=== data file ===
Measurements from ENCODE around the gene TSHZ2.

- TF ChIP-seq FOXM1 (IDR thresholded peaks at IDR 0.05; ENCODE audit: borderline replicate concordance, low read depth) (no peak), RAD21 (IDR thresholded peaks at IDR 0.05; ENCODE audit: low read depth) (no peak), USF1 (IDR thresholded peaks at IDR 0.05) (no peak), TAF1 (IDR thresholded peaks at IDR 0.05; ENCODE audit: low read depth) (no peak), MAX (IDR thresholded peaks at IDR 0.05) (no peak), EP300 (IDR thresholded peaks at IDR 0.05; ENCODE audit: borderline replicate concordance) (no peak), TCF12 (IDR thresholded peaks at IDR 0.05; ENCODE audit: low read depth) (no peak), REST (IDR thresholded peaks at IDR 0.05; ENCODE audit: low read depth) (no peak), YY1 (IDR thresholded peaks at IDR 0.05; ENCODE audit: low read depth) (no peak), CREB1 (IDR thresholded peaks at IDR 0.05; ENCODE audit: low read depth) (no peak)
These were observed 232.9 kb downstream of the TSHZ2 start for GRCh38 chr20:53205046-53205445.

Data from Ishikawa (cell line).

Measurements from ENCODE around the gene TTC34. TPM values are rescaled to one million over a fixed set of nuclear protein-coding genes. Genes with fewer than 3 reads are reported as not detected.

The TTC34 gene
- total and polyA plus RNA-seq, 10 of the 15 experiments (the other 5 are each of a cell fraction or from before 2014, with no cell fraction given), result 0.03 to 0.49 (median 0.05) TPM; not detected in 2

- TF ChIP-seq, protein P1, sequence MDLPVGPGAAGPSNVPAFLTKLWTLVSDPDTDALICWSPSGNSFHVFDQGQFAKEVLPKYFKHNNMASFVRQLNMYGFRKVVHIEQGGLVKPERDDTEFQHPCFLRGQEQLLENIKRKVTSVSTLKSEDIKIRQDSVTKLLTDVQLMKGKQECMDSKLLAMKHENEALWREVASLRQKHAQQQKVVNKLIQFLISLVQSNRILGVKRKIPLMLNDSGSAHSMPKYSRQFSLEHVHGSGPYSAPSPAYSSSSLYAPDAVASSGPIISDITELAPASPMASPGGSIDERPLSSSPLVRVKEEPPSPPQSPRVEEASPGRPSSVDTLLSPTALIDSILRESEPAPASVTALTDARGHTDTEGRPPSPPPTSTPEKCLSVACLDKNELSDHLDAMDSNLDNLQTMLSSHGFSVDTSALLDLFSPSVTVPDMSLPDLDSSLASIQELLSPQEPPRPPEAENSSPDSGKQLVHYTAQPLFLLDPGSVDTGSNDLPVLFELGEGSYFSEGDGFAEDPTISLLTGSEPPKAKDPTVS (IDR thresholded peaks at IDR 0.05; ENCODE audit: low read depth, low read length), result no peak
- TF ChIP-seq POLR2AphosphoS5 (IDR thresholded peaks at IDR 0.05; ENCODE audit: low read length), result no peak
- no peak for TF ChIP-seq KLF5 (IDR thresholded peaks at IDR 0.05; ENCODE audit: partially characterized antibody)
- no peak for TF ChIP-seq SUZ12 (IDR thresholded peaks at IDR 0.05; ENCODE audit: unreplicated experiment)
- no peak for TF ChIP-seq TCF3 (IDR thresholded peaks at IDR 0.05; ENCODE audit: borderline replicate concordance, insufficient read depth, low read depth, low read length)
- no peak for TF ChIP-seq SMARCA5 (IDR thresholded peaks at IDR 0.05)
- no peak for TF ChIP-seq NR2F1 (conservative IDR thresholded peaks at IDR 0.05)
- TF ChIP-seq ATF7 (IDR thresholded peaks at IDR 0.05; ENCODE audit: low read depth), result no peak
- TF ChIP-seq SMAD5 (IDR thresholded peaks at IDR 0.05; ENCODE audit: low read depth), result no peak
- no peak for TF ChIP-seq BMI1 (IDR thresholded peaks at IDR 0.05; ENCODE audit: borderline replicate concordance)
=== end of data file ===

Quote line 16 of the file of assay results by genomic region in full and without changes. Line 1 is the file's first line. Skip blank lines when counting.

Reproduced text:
- TF ChIP-seq SMAD5 (IDR thresholded peaks at IDR 0.05; ENCODE audit: low read depth), result no peak